Cloud computing is the latest buzzword that many businesses and individuals are jumping on. It seems like a convenient, affordable solution to all your computer needs. It’s a great way to store music, photos, and documents online; you can access them from anywhere, as long as you have an Internet connection.
In general, the nature of cloud computing makes it more attractive for batch processing than for interactive applications–that is, applications in which users want quick responses.
Online games, streaming videos, and social networking sites are good examples of interactive applications. They may be hosted on the cloud to take advantage of cost efficiencies but might not perform well due to delays in accessing or updating data.
No matter what your needs are, cloud computing has something for everyone. However, with great convenience comes a high cost.
Many people don’t realize that cloud computing is not free and that many hidden costs are associated with it. Below are some of the hidden costs associated with cloud computing.
When using shared resources in a public cloud environment, there is no guarantee that you will completely isolate your workload from other customers.
There is a high chance that your virtual machine will share the same physical resources as somebody else on the same machine.
This means that the efficiency of your virtual server is going to be significantly reduced if someone else on the same machine is using up most of the system’s resources.
If this happens regularly and persists for a long time, it can cost thousands of dollars per month in lost CPU cycles and wasted RAM usage.
Cloud computing solutions are designed for different types of users and industries. For example, messaging and collaboration tools like Office 365 migration types are not ideal for financial companies that utilize complex systems for trading securities but don’t require collaboration features.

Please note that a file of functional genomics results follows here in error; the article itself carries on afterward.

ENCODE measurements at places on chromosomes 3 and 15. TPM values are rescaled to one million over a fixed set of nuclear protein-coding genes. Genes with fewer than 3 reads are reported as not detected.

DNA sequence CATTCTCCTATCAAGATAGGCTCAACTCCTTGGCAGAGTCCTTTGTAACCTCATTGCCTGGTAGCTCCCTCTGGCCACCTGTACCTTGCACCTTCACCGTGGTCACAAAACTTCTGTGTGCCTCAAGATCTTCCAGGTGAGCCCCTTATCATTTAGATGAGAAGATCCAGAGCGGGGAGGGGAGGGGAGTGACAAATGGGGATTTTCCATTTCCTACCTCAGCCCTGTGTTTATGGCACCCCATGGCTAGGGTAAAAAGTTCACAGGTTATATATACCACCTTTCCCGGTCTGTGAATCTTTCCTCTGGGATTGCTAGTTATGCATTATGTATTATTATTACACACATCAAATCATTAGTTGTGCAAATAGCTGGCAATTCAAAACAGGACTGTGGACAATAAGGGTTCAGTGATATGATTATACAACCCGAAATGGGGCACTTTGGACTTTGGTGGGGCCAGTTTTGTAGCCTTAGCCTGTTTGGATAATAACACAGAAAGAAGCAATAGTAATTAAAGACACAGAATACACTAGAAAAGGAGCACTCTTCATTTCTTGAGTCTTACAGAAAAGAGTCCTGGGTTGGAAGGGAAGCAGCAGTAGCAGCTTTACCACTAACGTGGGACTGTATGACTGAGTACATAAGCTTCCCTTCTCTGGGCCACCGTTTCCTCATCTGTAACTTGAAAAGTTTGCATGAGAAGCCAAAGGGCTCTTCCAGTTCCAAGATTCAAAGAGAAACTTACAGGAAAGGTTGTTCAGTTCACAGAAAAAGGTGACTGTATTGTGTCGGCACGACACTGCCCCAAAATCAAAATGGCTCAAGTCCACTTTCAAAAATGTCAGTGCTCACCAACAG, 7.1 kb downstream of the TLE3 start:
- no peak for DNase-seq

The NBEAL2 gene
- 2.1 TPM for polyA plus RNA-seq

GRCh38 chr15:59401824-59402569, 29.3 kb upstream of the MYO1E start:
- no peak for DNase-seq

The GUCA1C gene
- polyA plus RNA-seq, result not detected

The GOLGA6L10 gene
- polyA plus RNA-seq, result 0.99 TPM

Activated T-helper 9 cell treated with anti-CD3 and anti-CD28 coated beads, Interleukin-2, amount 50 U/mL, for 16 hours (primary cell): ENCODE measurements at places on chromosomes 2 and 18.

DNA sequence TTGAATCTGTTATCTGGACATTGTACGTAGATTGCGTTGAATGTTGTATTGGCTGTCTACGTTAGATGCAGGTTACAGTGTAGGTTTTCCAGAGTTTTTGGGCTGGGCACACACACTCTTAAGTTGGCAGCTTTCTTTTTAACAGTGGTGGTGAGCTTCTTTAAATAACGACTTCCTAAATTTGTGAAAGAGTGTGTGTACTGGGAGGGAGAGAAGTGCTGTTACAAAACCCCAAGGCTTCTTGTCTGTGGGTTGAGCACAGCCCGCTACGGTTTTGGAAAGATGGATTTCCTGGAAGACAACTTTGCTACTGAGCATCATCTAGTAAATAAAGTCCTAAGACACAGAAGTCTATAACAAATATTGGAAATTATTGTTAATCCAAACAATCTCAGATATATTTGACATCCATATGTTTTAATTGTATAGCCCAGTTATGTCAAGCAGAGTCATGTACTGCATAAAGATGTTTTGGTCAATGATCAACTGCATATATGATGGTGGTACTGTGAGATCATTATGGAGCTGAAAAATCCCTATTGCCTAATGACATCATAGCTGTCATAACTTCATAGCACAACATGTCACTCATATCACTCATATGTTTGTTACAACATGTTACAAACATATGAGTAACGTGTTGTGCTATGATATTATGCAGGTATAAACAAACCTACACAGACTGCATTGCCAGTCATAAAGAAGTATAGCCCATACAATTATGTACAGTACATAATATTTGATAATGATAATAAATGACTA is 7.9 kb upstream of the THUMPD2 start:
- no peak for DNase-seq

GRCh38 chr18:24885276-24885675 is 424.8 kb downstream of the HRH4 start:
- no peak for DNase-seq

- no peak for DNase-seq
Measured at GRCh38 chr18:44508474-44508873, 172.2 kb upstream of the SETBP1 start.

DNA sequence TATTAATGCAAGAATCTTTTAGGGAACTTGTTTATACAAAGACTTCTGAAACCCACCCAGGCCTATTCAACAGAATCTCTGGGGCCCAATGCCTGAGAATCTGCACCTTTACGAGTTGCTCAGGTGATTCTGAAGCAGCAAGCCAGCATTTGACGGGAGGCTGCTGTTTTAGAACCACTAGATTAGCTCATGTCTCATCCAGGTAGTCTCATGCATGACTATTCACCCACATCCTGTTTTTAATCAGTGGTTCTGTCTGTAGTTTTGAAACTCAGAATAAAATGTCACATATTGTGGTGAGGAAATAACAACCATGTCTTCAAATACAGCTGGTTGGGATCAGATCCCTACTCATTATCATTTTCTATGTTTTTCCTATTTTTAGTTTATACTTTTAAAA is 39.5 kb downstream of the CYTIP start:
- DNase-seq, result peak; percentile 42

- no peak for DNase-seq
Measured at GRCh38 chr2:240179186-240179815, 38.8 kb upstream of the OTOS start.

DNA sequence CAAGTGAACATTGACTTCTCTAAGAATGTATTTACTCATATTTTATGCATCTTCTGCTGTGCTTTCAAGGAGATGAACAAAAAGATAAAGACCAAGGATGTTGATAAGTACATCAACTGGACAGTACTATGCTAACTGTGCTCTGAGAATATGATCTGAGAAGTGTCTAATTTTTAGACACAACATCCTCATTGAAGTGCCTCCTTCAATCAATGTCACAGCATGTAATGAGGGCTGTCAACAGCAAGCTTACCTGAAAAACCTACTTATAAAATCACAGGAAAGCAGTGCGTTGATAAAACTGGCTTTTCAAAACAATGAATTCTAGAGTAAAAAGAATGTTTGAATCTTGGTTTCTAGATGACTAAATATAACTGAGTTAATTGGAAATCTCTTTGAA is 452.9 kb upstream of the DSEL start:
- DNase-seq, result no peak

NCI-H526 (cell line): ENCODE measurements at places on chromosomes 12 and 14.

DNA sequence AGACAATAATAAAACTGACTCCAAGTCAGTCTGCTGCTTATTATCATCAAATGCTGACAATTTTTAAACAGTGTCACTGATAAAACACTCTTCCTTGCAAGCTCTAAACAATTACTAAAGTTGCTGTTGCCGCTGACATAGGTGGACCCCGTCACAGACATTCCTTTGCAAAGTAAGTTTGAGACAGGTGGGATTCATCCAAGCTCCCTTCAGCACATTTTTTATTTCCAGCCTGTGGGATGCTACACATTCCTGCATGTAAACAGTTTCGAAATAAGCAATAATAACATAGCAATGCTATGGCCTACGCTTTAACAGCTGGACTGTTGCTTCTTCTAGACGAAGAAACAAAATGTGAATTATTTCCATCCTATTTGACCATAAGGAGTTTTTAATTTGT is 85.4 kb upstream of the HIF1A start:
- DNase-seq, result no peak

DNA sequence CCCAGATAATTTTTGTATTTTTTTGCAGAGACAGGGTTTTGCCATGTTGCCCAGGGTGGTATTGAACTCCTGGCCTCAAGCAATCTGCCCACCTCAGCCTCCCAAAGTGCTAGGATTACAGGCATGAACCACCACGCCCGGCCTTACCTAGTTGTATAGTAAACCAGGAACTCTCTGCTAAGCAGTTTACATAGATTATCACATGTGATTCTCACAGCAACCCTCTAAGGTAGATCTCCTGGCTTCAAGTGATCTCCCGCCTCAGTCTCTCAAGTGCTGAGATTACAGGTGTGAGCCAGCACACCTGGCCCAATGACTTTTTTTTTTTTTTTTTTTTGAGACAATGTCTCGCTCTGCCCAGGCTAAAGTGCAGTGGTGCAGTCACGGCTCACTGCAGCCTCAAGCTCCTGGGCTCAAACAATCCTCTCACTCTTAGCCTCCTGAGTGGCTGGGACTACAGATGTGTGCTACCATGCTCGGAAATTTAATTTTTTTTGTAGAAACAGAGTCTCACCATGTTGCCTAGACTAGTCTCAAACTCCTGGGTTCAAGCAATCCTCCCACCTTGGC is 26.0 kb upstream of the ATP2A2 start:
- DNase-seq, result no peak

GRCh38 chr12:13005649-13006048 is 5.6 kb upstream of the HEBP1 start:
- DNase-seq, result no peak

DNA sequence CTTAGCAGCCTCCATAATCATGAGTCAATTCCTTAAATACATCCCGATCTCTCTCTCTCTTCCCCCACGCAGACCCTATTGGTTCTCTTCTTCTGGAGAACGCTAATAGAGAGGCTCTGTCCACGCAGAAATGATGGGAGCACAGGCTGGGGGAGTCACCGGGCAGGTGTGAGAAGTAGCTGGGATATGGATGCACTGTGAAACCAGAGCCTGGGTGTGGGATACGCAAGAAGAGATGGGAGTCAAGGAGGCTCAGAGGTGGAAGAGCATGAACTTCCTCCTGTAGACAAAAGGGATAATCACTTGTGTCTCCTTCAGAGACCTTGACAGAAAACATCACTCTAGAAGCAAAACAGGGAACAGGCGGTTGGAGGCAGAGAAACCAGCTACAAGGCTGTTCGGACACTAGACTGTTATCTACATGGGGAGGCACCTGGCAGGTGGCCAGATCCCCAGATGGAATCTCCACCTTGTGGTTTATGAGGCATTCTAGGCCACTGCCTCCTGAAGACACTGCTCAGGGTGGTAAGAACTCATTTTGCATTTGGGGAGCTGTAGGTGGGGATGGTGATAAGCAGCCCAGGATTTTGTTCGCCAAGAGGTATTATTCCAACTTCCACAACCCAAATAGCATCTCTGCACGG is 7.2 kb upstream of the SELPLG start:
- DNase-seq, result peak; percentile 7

This difficulty in planning a proper implementation can result in expensive mistakes down the road.
Bandwidth and Technology Costs
If you choose cloud computing, you’ll have to ensure that your organization’s technology infrastructure is up to snuff. All cloud providers will have specific requirements regarding bandwidth and network latency.
If your network is overloaded or slow, your users will be subjected to poor performance and service outages. This is especially true if your organization uses remote workers–many cloud providers limit access to those within the same metropolitan area where their servers are located.
Cloud Storage Costs
Cloud computing services store information on hard drives in remote locations. The data is accessible from anywhere through the Internet, but it’s not as safe as keeping it on your company servers.
Hackers are more likely to access this information because it’s stored outside of your business’s firewall, and it could be subject to data breaches or other security issues. However, with Office 365, you don’t have to worry about hackers as all your files as stored securely. There are also different Office 365 migration types to make it easier for you to move all your data to the cloud.
Lack of Security
There is still a general lack of confidence in storing data in the cloud because of security concerns.
While SaaS providers have done a good job of arming their services with encryption and other safeguards, there have been several high-profile breaches that have brought these issues to light.
Yet, it’s easy to set up a new online service and upload some files—but you have no idea where those files are stored, who can access them, or what else might be done with them.
The providers who offer these services claim to store your data in secure facilities that they control. But each company can change its policies at any time, making your files vulnerable to unexpected disclosure.
And if the company changes hands—whether by acquisition or bankruptcy—your data may be sold off without your knowledge or consent. This further leads to a rise in hidden costs.
It seems that there are several hidden costs associated with running applications in the cloud. The bottom line is that companies that outsource their infrastructure to the cloud have to adjust their accounting practices to account for these extra costs and carefully weigh their options for enterprise computing.
For some businesses, the benefits outweigh the costs, but for others, it’s essential to consider the additional expenses that are bound only to increase as the regularity of usage grows.